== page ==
What you need to know about placing contractors in Poland
Michelle Reilly, managing director at CXC Global EMEA
Poland is home to a particularly strong economy that’s grown in recent years to the stage where it’s now a highly attractive location for contractors to operate. In fact, the nation’s financial base grew at its fastest rate for four years in 2015, nearly twice as fast as the average in The European Union. But what’s driving this growth and what do agencies placing contractors here need to keep in mind?
The Polish economy is now worth approximately $425 billion and is officially classified as ‘high-income’ by the World Bank. But if this wasn’t enough, the finance ministry predicts a 3.8% growth rate in 2016 which they later expect to climb to between 5% and 5.5%. While some commentators disagree with the perhaps overly optimistic findings, there seems to be no doubt that Poland is a country on the up.
One factor behind this is the nature of the domestic economy. Poland has a highly diversified market largely made up of high-performing SMEs, rather than larger multi-national corporations. The services sector is the main driver, but a number of others including agriculture, mining, industrial and pharmaceuticals all heavily contribute and regularly seek the services of overseas specialists.
The IT sector has also grown a huge amount in recent years as more Western economies have pushed their services centres here to take advantage of cheaper business rates. In Krakow alone there are 102 major global firms including the likes of Google, Samsung and IBM and in January 2016 the IT and business process outsourcing sectors in the city took on an incredible 7,000 new employees combined. In fact, the state of play is so optimistic in Krakow that the ASPIRE Headcount revealed that firms in these areas take on 21 new employees every single day.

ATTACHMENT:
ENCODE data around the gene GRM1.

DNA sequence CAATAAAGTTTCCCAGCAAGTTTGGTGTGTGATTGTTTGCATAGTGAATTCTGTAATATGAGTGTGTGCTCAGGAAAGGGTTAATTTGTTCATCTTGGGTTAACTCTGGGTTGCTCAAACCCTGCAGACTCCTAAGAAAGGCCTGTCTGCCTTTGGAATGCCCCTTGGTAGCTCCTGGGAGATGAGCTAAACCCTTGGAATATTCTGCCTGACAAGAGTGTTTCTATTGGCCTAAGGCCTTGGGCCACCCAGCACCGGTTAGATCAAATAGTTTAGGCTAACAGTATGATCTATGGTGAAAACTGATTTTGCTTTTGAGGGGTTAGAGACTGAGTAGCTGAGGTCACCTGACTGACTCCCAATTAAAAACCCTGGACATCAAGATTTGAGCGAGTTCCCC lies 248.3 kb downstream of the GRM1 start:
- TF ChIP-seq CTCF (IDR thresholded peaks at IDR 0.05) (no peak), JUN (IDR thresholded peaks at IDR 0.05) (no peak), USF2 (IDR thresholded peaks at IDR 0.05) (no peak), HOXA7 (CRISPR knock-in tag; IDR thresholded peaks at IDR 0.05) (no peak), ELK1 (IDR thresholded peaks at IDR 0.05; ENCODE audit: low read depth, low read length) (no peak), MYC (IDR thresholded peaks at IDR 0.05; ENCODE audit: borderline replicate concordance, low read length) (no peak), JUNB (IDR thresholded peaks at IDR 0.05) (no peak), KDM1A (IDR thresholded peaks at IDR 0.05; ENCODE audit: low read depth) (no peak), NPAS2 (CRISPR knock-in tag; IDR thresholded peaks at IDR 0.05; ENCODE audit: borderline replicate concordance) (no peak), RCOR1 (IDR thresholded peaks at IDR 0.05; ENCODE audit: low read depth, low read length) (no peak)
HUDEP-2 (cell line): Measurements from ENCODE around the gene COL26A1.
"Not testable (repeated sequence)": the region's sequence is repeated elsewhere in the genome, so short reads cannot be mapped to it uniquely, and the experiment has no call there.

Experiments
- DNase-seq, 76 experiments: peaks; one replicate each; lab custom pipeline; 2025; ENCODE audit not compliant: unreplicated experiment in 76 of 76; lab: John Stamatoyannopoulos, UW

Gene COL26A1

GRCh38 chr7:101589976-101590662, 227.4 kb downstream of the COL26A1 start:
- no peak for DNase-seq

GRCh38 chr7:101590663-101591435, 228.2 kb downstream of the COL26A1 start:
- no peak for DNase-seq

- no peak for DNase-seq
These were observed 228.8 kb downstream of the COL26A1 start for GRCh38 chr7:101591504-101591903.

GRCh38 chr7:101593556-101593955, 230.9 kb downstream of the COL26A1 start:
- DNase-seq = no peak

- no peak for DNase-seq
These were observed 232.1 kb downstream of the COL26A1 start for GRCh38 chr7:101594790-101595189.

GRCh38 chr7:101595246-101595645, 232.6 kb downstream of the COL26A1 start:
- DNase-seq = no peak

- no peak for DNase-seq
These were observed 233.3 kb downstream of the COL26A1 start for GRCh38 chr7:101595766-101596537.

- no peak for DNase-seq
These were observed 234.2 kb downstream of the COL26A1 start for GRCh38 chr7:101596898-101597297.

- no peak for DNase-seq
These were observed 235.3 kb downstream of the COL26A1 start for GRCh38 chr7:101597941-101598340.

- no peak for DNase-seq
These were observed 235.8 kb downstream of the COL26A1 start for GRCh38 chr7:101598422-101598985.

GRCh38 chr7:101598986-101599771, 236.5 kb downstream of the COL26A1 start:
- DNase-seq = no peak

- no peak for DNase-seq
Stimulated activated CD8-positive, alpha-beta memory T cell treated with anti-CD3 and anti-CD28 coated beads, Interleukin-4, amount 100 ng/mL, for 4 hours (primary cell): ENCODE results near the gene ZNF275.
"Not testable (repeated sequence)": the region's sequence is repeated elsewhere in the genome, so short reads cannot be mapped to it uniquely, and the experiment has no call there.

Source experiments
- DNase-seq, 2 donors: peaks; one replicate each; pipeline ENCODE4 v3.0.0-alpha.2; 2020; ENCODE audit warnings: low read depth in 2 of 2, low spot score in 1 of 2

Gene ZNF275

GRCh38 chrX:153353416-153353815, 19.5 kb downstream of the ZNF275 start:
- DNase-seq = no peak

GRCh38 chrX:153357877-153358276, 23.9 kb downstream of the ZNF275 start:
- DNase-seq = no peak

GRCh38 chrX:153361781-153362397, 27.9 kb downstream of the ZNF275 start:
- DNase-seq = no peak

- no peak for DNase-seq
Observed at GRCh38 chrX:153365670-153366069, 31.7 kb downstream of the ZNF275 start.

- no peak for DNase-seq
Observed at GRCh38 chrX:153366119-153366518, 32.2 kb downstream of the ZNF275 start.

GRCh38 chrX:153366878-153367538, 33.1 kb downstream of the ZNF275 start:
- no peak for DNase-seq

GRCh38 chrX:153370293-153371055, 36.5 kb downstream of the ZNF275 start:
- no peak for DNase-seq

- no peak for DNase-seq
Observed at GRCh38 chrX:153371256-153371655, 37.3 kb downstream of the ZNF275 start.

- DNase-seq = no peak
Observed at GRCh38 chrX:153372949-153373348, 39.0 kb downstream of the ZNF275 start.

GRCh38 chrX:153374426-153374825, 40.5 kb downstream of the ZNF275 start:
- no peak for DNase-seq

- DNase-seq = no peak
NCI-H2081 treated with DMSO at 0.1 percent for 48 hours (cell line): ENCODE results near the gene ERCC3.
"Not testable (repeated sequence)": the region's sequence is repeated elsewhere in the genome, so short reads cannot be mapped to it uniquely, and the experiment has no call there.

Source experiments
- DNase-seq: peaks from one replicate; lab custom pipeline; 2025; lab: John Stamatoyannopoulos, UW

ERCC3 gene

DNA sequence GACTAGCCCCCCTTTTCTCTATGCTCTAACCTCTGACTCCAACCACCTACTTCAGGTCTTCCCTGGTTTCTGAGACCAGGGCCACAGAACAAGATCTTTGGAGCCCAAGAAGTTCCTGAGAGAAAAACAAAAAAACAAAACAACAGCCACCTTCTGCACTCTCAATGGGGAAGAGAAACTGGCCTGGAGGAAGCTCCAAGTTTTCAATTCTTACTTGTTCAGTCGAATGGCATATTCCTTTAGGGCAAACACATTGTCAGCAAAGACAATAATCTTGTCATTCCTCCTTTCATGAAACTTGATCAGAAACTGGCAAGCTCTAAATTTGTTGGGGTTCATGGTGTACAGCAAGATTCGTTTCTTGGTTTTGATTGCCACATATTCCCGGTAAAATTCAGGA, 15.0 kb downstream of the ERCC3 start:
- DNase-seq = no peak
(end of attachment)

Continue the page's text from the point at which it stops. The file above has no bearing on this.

In terms of taxation and employment legislation, Poland offers an attractive package for contractors. There’s a relatively low flat rate of tax at 19% and social security payments are effectively capped at 33%. This may seem quite high but keep in mind that this is against a ceiling of around £19,000 so the country is actually a potentially lucrative place to work. Indeed, this works out to paying the equivalent of around €200 in social security per month, which is relatively cheap when compared to other popular European contracting hotspots. In addition, EU nationals obviously won’t require a visa, although it is advisable to encourage them to register as self-employed, as there’s a requirement that a contractor has a permanent address in the location they’re conducting business, which can’t be a hotel.
All in all, Poland’s expanding and diversified economy means the country is becoming an increasingly popular location for specialist contractors looking to work overseas and the agencies that place them. However, it’s still easy to fall into traps when registering talent to work on foreign shores and it’s therefore worthwhile partnering with a specialist that knows international employment markets inside out.